Today the Vallejo Times-Herald wondered whether “Three Kings Day” had been forgotten by Mexican-Americans, taking it for granted that the rest of us didn’t even care.
I don’t know what Epiphany and the Wise Men do for you, but for me they call up memories of a childhood in New York, of happy Christmases past, of a Christmas Eve blizzard, of the smell of mittens wet with caked snow drying on a radiator, of Christmas carols sung in the living room, of decorating the tree, of setting out those Lionel tracks, and, best of all, setting up the creche.
Jesus was always there in the center of the manger…but oh so tiny and hard to see in the shadows. The shepherds were close by, but kind of dull in their gray robes. Like my sister and, later, my brother, I was most entranced by the three Wise Men – they were always three. They were, after all, KINGS…or so I thought. They were resplendent in red and purple robes and golden turbans. And, best of all, they had camels…not your garden variety animals, but the kind you could only find in the circus or in the Bronx Zoo. Mary Ann, Larry, and I took great care in finding a suitably prominent place for the Magi, though I never remember calling out to my parents the way one child once did: “Where should we put the Wise Guys!?” For us, they were the colorful, flamboyant stars of our crèche set. They had to be seen…and admired.
Epiphany was an especially important part of my New York Christmases. We German-Americans called it “Little Christmas,” the last of the twelve days of Christmas, the closing scene of the story. It was the day when we ritually – without fail – took down the tree and “put Christmas away.”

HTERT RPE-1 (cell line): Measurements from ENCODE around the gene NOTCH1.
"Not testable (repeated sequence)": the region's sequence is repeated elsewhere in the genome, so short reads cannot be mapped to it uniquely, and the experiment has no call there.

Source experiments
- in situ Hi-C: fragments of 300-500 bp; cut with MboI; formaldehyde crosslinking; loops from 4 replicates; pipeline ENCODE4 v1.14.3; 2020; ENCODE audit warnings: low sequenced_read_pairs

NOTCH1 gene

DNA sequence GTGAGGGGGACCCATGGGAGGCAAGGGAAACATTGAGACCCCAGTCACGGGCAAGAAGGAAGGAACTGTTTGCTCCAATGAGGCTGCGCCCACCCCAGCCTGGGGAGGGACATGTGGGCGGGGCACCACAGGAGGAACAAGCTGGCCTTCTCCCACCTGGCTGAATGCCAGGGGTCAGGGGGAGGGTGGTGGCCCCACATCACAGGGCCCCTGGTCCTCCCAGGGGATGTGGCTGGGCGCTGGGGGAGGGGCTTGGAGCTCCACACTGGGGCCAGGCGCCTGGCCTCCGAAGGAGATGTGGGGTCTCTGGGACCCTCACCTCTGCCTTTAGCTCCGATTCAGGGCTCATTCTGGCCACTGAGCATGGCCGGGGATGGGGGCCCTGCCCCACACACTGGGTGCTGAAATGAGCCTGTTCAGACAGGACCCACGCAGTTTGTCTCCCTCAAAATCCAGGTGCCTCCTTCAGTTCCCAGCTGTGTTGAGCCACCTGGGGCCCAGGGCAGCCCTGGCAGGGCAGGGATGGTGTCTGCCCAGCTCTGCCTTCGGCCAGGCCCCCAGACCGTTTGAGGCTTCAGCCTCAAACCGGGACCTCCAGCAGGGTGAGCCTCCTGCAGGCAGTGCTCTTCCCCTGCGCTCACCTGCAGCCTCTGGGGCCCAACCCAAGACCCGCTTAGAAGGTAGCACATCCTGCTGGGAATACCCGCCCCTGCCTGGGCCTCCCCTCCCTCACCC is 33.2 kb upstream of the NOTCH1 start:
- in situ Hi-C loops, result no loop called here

But New York was a very diverse place. Across the hallway of our apartment building lived Ira Balogh, a Jewish-American. From him I learned about menorahs, lattke, and dreidels. And, I learned that, when his family started lighting their menorah, Christmas was not too far behind. And upstairs lived Patty Panos, a Greek-American, who tried to explain – not very successfully - why she celebrated Christmas so late.
The Orthodox, I do remember, had a very strange way of celebrating Epiphany. We’re talking January in New York, here! A crowd of Russians would gather at the Battery at the southern tip of Manhattan where an ornately robed and mitered bishop would toss a strangely shaped cross into the harbor. Several pasty white and overweight men in black speedos and rubber shower caps would then dive into the frigid green waters to fetch the cross. The “winner” wrapped in several woolen blankets would then kneel before the bishop to receive his blessing. Go figure!
I’m sure there are still kids – and overweight Russian men – who are carrying on these traditions this week in New York. For me, however, they are now decades and thousands of miles away.
But the nice thing about Christmas is that it is never-ending, constantly repeating…and renewing, and, wherever Christians – cultural or practicing - gather, always the same. The Wise Men got their same prominent place in my crèche this year. And, once again, I dutifully took down my now tiny tree today…but not without remembering those Christmases long ago and just gone by and reflecting on their timeless message of hope and joy.
As I pack those boxes in the garage tonight, I feel compelled to pause and, looking back…and forward, wish you all a very Happy New Year. We’ve got lots to do. Let’s get on with it!